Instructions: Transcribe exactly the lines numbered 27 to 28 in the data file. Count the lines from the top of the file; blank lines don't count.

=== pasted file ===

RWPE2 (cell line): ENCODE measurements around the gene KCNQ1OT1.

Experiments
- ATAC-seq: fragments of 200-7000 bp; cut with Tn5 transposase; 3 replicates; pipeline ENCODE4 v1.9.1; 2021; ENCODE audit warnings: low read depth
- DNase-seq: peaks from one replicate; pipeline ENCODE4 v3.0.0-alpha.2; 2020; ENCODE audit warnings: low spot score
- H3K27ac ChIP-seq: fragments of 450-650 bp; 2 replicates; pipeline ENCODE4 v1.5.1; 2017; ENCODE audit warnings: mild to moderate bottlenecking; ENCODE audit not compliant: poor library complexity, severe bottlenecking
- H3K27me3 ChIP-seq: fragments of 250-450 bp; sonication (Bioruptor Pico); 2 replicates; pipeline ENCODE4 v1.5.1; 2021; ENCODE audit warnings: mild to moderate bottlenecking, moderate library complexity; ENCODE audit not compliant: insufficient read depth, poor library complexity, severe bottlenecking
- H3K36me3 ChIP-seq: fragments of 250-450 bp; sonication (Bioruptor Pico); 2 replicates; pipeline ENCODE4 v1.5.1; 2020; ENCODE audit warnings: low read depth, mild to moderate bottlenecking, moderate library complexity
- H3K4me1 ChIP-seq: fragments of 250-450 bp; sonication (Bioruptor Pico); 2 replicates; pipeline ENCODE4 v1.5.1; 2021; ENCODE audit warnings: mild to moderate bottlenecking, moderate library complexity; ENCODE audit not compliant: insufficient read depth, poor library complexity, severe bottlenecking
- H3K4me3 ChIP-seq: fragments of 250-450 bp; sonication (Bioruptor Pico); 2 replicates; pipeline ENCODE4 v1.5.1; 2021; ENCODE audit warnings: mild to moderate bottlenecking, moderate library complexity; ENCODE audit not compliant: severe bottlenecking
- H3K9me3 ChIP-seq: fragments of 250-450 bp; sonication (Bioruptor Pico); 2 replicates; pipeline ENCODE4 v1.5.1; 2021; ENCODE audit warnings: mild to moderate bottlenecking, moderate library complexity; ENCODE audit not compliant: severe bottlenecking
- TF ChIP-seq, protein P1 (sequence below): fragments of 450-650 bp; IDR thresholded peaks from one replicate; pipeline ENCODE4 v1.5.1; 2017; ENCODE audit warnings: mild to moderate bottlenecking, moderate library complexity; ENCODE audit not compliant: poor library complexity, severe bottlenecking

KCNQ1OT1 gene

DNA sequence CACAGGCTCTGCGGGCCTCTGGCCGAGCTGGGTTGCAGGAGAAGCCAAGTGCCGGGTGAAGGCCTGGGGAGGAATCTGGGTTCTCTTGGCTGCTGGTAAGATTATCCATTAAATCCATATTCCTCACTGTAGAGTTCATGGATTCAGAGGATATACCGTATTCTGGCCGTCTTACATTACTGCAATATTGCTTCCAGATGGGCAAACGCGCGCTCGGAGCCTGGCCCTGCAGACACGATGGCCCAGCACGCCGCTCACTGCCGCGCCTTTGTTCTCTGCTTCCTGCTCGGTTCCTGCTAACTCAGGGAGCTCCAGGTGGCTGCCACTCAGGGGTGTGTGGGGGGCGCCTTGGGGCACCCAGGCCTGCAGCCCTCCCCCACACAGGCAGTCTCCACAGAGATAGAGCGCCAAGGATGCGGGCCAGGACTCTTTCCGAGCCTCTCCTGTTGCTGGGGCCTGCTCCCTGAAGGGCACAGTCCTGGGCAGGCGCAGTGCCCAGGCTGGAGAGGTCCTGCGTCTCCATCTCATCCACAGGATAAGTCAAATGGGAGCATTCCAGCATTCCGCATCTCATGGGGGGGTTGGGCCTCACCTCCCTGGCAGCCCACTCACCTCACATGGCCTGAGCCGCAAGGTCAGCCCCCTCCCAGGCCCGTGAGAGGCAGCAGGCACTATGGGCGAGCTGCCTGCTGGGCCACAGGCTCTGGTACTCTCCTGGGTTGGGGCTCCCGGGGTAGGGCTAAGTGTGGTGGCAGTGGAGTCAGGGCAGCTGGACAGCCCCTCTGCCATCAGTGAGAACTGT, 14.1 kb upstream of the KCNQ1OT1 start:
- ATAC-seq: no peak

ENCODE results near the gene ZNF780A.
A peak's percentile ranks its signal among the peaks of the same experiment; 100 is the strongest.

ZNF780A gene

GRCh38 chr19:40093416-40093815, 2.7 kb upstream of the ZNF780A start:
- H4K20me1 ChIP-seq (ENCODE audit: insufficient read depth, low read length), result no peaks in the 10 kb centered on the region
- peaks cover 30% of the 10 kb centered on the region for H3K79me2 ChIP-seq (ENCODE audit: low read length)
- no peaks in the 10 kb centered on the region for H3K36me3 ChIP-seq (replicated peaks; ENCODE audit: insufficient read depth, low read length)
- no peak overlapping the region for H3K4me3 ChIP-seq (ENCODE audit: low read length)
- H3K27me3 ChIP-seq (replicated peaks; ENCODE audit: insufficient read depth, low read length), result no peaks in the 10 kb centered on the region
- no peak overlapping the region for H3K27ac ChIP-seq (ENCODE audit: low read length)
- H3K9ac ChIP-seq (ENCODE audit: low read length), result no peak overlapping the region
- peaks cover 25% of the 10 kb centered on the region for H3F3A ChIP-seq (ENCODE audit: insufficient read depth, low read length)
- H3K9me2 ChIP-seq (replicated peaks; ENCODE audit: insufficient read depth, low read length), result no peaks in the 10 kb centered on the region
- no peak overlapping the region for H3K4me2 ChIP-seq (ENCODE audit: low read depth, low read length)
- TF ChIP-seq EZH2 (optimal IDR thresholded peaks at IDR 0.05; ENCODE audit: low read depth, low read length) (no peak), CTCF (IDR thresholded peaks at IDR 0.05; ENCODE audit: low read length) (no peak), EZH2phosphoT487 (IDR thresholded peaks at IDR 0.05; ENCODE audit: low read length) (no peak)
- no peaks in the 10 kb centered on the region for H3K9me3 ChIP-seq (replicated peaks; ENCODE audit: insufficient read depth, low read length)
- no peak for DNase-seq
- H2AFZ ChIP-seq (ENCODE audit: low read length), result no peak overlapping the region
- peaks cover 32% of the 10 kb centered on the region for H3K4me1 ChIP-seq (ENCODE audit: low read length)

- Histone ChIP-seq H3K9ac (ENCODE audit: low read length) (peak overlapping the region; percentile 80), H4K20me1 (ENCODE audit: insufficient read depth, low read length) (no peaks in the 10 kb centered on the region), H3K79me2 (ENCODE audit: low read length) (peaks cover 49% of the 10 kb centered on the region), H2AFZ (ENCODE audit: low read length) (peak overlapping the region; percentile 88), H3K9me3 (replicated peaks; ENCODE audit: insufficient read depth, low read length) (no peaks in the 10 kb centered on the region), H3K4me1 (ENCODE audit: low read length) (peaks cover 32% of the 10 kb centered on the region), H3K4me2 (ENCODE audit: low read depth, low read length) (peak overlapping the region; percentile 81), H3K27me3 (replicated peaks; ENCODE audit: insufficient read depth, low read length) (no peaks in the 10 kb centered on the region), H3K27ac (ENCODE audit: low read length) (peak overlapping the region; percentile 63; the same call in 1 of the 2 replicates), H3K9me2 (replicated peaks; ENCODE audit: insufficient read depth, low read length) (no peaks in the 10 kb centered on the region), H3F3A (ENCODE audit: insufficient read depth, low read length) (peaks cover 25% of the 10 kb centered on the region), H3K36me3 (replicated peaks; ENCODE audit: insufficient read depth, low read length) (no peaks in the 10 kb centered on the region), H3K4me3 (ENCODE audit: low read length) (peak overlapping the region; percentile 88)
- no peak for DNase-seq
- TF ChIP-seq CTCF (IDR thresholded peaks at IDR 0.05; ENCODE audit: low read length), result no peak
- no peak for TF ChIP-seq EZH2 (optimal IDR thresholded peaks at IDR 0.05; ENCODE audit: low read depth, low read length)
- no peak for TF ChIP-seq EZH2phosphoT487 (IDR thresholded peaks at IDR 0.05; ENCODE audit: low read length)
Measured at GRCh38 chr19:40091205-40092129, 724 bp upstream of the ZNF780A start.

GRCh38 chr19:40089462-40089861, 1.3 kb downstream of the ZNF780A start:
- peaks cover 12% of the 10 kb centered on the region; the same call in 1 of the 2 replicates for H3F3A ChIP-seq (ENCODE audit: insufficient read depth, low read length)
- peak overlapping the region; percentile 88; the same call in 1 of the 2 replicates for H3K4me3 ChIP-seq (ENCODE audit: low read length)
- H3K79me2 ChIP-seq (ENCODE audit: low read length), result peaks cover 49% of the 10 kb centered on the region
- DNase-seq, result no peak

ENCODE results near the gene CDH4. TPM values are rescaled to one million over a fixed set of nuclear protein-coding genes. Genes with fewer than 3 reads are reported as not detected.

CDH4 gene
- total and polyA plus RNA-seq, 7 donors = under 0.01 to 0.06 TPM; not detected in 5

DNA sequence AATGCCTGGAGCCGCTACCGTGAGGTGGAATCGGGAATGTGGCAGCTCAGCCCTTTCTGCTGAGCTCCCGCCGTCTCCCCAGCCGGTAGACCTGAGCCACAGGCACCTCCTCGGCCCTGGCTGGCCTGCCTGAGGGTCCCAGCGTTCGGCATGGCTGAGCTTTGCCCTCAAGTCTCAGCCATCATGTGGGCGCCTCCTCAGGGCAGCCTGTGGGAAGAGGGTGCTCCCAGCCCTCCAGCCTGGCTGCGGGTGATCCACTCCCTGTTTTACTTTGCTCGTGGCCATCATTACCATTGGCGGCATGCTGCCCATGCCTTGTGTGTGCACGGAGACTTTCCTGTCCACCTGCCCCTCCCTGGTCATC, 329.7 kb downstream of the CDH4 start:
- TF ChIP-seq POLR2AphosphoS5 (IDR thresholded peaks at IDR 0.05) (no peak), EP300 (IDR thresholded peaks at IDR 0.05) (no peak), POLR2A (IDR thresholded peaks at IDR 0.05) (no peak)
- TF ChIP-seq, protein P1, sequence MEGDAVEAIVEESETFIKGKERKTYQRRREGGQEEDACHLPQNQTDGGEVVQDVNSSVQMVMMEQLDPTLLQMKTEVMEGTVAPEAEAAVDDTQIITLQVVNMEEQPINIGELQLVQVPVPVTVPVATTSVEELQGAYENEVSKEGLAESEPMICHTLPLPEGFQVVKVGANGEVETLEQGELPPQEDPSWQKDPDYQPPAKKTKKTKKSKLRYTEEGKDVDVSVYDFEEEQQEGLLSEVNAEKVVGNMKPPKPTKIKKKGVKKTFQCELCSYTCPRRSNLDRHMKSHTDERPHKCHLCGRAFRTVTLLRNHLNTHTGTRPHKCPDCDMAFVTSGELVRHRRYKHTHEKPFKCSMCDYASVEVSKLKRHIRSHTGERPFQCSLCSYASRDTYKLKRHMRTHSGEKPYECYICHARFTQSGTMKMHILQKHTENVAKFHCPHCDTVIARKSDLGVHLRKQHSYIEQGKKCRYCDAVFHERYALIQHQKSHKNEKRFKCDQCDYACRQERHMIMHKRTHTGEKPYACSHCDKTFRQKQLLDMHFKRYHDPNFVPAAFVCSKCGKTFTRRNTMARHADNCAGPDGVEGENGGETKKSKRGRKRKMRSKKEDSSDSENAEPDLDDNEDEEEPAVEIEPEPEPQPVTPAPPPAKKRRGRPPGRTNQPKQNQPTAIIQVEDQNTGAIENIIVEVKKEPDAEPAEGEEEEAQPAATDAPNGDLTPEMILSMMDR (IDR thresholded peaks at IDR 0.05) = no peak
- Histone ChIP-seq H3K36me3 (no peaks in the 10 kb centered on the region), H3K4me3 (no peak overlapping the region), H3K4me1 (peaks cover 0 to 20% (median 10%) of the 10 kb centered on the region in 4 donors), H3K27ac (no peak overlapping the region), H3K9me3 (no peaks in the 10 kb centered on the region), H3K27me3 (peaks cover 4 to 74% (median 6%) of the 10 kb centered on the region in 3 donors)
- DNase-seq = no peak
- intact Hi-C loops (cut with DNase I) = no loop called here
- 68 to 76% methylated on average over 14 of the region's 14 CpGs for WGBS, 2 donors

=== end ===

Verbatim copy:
- H3K9me2 ChIP-seq (replicated peaks; ENCODE audit: insufficient read depth, low read length), result no peaks in the 10 kb centered on the region
- no peak overlapping the region for H3K4me2 ChIP-seq (ENCODE audit: low read depth, low read length)